UN report on air quality shows both progress and challenges
Coordinated action under UNECE Air Convention during the last 30 years has significantly improved air quality in North America and Europe – but more efforts are needed. Despite significant improvements, air pollution continues to be a major threat to the environment and human health. Within the EU air pollution is causing 400,000 premature deaths each year – ten times more than deaths from traffic accidents.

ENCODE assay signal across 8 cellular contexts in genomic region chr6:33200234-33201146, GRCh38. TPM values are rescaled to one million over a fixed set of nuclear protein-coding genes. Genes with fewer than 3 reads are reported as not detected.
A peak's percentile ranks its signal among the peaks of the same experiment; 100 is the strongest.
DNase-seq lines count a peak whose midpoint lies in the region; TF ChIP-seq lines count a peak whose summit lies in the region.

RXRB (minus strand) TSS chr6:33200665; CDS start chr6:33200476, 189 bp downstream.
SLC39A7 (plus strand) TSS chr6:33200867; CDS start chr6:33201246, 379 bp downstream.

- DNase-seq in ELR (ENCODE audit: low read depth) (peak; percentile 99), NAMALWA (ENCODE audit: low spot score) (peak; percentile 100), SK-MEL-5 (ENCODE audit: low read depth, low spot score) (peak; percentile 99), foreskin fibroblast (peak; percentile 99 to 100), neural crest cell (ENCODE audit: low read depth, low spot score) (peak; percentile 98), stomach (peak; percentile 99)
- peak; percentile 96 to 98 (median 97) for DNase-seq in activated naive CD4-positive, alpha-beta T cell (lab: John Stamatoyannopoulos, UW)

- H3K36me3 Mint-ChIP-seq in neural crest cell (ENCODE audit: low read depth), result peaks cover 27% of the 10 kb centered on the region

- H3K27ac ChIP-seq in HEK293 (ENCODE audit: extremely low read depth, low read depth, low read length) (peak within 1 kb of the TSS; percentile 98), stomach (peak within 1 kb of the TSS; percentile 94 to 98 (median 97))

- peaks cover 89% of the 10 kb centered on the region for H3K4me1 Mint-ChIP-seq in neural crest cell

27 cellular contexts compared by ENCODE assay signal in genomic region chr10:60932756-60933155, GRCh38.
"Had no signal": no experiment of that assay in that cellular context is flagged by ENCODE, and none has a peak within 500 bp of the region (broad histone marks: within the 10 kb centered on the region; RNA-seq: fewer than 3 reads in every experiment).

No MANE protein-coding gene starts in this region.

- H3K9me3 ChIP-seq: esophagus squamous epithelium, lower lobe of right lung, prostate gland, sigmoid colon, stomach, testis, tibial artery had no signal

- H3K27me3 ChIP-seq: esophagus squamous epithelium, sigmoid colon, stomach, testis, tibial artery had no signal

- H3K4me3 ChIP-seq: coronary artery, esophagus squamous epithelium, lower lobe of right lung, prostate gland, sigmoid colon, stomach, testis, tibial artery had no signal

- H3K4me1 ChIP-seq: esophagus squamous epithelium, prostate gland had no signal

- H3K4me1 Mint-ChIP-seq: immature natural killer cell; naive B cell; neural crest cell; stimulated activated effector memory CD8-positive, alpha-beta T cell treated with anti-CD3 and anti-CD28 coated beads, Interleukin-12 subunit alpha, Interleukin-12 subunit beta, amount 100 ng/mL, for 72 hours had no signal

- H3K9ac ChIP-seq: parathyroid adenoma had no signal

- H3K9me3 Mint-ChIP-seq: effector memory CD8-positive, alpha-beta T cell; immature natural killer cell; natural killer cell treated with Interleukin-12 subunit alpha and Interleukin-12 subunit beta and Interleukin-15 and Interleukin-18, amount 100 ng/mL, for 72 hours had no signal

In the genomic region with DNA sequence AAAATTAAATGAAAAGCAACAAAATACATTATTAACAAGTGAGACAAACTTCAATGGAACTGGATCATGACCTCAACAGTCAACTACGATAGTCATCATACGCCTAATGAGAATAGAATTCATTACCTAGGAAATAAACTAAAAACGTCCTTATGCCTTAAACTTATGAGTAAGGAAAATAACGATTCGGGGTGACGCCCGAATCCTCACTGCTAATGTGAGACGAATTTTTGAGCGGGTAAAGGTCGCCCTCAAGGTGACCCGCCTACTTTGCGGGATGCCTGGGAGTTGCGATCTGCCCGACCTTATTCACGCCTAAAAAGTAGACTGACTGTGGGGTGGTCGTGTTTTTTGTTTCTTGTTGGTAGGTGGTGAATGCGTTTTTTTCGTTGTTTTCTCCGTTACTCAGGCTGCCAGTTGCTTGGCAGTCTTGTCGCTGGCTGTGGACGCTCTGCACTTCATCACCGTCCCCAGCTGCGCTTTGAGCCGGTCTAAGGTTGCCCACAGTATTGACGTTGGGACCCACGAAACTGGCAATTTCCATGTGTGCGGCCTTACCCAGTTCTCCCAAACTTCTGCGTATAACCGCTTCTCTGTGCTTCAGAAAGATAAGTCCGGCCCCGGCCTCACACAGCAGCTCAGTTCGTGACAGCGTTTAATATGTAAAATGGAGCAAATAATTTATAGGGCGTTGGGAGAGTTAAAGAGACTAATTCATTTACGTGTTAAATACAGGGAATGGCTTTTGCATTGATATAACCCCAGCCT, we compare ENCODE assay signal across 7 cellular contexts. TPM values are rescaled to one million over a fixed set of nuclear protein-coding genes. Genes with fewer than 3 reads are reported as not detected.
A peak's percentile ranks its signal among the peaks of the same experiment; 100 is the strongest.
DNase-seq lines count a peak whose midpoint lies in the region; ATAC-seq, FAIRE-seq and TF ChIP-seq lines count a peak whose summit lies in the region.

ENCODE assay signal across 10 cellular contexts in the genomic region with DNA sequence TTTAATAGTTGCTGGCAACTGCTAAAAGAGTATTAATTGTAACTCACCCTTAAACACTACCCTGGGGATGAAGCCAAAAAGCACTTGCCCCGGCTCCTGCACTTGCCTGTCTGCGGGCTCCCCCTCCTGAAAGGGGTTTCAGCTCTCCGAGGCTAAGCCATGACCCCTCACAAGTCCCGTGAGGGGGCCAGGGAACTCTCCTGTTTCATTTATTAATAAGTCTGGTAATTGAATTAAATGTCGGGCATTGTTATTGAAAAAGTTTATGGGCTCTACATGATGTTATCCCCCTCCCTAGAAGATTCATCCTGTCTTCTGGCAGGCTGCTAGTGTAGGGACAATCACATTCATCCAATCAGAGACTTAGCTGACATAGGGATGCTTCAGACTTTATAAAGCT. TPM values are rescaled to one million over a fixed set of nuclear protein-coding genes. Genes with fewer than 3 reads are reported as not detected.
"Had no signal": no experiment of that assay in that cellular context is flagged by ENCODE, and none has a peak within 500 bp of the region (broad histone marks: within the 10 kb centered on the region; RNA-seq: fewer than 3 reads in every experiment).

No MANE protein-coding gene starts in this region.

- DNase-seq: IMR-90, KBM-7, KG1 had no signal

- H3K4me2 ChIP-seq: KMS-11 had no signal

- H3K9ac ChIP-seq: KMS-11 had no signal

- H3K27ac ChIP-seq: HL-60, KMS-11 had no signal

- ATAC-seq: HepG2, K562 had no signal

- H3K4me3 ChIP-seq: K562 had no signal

Recently the report Towards Cleaner Air Scientific Assessment Report 2016 was launched, containing an assessment that was developed by the UN Convention on Transboundary Air Pollution (CLRTAP). The report shows that the work that has been done on European air quality in many ways has been successful. The greatest success has been achieved in terms of sulphur dioxide emissions, which in many countries have decreased by 90 percent or more. The concentration of small particles, PM2.5, has also reduced, albeit at a much slower pace. The numbers of days that exceed the WHO guidelines for ozone levels are now 20 percent lower than in 1990. But despite the advancements, air pollution continues to be a large problem for the environment, the climate and the human health. Small particles can through inhaled air enter the human system and can then lead to health effects such as cardiovascular and respiratory disorders. IVL's former research director Peringe Grennfelt is one of the main authors of the report. He believes that a broader international cooperation over the Northern Hemisphere and Asia is needed in order to reduce the levels of air pollution even further. – Over the decades to come climate and energy policies are expected to improve our air quality further. But policies that are promoting domestic wood burning, diesel cars or the use of biofuels may actually increase air pollution if those policies are not accompanied by additional technical measures. Therefore, we need a holistic approach – one that combines air quality policies with climate change policies, as well as measures taken in sectors such as transport, energy and agriculture. In addition, if you view air pollution and climate in the same context the total cost will be significantly lower, he says. The report was launched just a few weeks before the last round of EU negotiations on the revision of the national emission ceilings, which aims to set more stringent emission reduction commitments for the EU. Here you can find more information and download the report. For questions, please contact: Peringe Grennfelt, firstname.lastname@example.org, phone +10-788 67 84